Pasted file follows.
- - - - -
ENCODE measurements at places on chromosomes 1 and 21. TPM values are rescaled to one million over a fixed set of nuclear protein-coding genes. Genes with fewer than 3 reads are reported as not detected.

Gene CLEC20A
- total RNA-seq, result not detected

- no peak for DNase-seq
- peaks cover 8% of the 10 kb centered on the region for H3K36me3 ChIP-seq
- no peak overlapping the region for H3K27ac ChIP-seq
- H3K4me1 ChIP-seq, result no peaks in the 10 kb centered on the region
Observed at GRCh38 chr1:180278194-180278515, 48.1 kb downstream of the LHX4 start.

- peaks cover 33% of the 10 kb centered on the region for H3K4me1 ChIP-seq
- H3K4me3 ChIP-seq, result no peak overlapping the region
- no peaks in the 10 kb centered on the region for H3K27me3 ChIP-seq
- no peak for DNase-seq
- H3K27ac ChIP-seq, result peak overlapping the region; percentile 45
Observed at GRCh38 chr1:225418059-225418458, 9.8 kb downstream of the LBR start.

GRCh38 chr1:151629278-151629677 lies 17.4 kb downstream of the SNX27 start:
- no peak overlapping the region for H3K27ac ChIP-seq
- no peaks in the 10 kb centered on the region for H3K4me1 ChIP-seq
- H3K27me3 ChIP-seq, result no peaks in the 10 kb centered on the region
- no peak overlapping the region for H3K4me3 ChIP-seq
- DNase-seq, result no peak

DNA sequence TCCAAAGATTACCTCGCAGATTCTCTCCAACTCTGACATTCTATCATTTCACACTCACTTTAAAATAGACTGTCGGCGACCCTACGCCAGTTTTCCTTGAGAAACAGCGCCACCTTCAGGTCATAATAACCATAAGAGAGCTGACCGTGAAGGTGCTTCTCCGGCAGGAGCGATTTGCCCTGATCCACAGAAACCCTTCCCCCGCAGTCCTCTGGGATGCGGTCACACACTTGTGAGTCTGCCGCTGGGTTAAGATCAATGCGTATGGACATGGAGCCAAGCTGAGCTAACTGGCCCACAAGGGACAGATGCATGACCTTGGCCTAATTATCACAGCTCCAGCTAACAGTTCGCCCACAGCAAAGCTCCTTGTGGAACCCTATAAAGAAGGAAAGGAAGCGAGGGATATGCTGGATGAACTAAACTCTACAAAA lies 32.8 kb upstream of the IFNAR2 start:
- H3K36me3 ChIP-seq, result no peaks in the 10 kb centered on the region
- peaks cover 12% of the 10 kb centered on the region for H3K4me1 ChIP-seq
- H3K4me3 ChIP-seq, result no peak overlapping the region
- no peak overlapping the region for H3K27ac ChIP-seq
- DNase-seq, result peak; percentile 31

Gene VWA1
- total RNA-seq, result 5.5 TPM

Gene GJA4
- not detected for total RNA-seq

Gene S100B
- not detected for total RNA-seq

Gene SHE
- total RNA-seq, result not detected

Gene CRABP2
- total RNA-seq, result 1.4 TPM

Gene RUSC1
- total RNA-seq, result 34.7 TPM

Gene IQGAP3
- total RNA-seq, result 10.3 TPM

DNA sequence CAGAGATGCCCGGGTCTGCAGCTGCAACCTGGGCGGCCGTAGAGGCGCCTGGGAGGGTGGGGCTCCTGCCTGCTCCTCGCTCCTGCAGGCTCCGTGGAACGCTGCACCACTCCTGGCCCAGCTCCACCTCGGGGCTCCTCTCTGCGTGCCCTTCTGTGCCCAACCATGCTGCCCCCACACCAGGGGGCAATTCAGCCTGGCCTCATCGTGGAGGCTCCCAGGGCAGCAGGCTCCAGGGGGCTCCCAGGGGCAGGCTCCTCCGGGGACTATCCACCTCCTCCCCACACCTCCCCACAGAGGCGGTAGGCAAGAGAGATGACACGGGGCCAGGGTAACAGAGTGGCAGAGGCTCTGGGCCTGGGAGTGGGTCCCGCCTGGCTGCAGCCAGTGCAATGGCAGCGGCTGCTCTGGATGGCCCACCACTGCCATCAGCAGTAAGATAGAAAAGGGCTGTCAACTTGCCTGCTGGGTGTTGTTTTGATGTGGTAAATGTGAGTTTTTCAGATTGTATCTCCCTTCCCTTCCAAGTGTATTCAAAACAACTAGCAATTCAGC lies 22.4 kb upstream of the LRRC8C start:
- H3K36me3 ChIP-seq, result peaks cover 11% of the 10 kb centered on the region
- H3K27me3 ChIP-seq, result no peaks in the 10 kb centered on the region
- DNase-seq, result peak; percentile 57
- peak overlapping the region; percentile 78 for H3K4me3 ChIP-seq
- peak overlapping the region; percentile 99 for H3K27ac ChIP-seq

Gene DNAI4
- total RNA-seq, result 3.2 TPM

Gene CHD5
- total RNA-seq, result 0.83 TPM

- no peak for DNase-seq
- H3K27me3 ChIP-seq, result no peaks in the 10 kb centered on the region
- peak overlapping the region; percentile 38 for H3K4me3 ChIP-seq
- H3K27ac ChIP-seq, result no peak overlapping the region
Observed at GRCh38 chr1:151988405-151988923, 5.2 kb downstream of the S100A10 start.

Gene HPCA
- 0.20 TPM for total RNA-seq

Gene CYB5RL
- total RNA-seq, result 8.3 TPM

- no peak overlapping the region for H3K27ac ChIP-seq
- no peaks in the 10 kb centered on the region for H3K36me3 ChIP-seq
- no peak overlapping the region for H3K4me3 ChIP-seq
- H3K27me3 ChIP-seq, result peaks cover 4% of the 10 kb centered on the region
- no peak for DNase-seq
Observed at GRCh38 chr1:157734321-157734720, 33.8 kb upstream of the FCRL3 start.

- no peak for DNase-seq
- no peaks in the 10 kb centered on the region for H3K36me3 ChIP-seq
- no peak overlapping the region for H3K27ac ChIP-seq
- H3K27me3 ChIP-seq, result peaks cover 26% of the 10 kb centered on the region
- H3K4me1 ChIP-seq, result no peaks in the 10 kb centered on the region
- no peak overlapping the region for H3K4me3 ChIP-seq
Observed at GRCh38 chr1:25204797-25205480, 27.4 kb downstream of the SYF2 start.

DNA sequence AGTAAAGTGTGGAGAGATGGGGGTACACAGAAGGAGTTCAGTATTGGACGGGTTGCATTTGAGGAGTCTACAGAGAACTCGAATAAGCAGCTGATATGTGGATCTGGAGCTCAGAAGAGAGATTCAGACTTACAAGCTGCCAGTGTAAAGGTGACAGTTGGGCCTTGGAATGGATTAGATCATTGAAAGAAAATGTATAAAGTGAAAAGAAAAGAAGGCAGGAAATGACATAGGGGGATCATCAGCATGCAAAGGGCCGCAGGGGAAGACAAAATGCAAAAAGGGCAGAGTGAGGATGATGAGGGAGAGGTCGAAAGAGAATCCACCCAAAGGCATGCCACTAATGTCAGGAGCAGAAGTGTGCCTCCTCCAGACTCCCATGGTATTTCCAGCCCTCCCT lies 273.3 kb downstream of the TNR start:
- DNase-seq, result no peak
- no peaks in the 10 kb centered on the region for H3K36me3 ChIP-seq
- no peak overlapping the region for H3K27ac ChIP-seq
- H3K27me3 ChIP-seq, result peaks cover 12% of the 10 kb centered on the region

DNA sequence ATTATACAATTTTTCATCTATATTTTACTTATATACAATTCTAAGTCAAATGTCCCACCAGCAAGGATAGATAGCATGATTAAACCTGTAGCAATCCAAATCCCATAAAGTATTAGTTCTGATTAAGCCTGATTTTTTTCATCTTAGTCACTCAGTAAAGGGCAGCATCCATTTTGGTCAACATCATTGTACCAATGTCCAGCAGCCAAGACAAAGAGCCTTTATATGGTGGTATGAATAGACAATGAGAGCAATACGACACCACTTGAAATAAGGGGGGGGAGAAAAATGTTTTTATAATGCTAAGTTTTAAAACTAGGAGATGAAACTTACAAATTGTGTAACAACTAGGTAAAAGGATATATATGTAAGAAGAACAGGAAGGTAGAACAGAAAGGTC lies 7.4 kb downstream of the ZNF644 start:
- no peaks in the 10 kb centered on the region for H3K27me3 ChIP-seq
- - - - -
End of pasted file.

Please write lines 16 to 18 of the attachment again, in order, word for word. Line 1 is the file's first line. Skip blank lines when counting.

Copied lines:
- no peak overlapping the region for H3K27ac ChIP-seq
- no peaks in the 10 kb centered on the region for H3K4me1 ChIP-seq
- H3K27me3 ChIP-seq, result no peaks in the 10 kb centered on the region